There's something in the water.
No, not swine flu, although this contaminant has been known to make people feverish. But it doesn't cause them to take to their sickbeds. Instead, the disease attacks their brains, resulting in irrational actions. The afflicted rush into the streets, babbling allegations about imaginary threats posed by inhuman entities.
It's not easy to detect the poison that produces this reaction, but if you hold a glass of water up to the light, you can sometimes see a faint greenish tinge in the liquid. It's not algae or snail snot. That slight coloration is a sure sign the aquifer has been infected with the pandemic called Eco-Whacko Syndrome.
Here's how the illness manifests itself. Seemingly normal people suddenly come to believe that Maine is being drained of its precious bodily fluids.
By which they mean its groundwater.
They panic, convinced the state will soon be reduced to a barren wasteland like Saudi Arabia, where most people are parched, not only for water but also for constitutional rights. So naturally, they decide that the only way to save Maine's essential liquids is to take away some of our constitutional rights.
That doesn't make a lick of sense, but there's no vaccine to restore sense to those suffering from the syndrome.
Ironically, the Eco-Whackos are partly correct. Every day, millions of gallons of our water are being lost, at least temporarily. Because nobody has any use for most of the state's groundwater, it runs off into rivers and streams, ending up in the ocean, where it eventually evaporates, becomes rain, and falls again upon the land. This process has been going on for a few billion years without any help from misguided activists.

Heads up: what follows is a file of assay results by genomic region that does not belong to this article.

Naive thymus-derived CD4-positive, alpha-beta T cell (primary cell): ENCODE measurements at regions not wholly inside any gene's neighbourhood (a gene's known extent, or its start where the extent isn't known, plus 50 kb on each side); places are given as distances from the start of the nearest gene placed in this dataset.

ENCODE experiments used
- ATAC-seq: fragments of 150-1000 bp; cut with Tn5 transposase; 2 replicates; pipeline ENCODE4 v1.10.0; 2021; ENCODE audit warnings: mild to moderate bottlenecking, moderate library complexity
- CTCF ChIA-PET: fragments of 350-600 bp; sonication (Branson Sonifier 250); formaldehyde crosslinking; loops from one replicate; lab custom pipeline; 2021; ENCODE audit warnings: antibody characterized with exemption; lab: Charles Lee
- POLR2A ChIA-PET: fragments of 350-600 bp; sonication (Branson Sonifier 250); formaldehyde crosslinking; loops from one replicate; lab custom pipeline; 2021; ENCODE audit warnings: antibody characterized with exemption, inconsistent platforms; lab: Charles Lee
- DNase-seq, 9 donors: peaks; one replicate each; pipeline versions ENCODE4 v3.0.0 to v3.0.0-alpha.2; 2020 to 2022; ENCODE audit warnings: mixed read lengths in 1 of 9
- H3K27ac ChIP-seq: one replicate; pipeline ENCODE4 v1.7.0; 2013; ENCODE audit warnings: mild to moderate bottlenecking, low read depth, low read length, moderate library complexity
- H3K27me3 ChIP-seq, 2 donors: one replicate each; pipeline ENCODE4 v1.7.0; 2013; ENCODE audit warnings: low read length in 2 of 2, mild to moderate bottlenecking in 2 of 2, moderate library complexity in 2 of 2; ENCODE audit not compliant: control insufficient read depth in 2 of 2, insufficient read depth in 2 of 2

Nevertheless, the EWs have decided it isn't too late to fix any little flaws in nature's system. Fortunately, nature is pretty durable and will likely outlast the illness-derived and ill-advised efforts to improve it. Unfortunately, a lot of people who live here may not be as adaptable.
The EWs are convinced Maine is committing environmental suicide by allowing companies such as Poland Spring to bottle and sell a tiny portion of the water that would otherwise flow off in the general direction of Europe. The reason they don't like Poland Spring, which creates about 800 jobs in the state, is because it's a corporation. And everyone knows corporations are bad.
Well, not quite everyone. Numerous state and federal court cases have established that corporations, being primarily composed of human beings, enjoy many of the same constitutional protections as people. But the EWs don't accept that legal precedent. They believe these businesses should have no fundamental rights at all.
Oddly, these far-left fruitcakes' penchant for depriving others of their liberty elicits comparisons to their counterparts on the opposite end of the political spectrum. Their anti-corporate philosophy bears a close resemblance to right-wing extremists' attitudes toward homosexuals, not to mention that pre-World War II unpleasantness with the Jews.
In February, the EWs convinced the town of Shapleigh to approve an ordinance that said it could ignore the US and Maine constitutions when dealing with corporations. This legally suspect maneuver was part of an effort to prevent Poland Spring from testing the local aquifers to see if some of the excess could be bottled.